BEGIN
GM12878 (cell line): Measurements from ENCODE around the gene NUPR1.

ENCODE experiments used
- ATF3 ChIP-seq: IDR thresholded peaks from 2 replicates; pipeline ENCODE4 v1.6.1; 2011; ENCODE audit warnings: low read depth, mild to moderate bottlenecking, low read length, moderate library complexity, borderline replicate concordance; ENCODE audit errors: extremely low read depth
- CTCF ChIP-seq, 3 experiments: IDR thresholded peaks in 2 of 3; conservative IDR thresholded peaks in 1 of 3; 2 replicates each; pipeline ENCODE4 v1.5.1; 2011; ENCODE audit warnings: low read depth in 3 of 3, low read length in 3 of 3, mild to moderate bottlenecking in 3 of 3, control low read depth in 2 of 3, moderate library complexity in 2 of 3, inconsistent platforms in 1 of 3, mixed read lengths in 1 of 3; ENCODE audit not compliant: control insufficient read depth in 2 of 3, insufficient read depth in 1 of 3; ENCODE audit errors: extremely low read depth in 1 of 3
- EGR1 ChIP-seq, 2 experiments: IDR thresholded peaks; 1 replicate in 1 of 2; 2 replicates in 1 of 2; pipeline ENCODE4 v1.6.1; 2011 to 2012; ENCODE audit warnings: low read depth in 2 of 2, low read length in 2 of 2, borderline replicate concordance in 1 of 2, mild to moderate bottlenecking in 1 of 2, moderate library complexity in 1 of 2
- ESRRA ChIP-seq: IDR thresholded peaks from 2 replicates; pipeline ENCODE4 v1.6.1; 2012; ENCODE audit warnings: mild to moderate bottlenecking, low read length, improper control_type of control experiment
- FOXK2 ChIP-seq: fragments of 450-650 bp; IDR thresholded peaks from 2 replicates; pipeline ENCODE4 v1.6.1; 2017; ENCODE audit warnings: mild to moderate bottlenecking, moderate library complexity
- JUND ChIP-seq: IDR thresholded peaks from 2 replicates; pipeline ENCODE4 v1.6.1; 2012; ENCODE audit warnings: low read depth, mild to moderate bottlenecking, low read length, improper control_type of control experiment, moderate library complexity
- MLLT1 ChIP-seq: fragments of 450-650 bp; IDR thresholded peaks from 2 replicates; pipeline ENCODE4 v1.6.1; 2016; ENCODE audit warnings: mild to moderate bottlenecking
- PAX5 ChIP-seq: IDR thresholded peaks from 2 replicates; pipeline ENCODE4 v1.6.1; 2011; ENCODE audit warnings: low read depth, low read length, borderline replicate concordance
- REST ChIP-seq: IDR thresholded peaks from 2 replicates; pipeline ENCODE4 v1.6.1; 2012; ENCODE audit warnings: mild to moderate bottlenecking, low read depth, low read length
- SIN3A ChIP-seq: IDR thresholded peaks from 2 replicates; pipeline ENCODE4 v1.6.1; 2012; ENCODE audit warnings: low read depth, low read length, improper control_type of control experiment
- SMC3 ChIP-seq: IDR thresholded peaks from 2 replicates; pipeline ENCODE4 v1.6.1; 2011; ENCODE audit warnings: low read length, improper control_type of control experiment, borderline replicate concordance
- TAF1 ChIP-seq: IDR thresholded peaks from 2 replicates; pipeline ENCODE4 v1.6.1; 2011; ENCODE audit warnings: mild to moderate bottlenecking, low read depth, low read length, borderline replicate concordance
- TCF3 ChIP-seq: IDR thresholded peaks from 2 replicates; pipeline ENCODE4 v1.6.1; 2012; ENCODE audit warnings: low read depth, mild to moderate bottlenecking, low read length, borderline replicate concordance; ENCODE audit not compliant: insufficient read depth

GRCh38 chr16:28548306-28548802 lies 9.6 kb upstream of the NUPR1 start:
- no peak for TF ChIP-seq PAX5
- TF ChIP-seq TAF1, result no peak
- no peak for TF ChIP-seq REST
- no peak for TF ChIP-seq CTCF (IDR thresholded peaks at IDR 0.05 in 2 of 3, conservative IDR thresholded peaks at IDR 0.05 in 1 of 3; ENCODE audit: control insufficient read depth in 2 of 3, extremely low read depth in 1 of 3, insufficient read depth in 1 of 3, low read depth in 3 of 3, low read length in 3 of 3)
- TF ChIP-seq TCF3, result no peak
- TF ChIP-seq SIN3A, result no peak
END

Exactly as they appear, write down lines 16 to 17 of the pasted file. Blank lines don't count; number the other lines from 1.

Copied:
GRCh38 chr16:28548306-28548802 lies 9.6 kb upstream of the NUPR1 start:
- no peak for TF ChIP-seq PAX5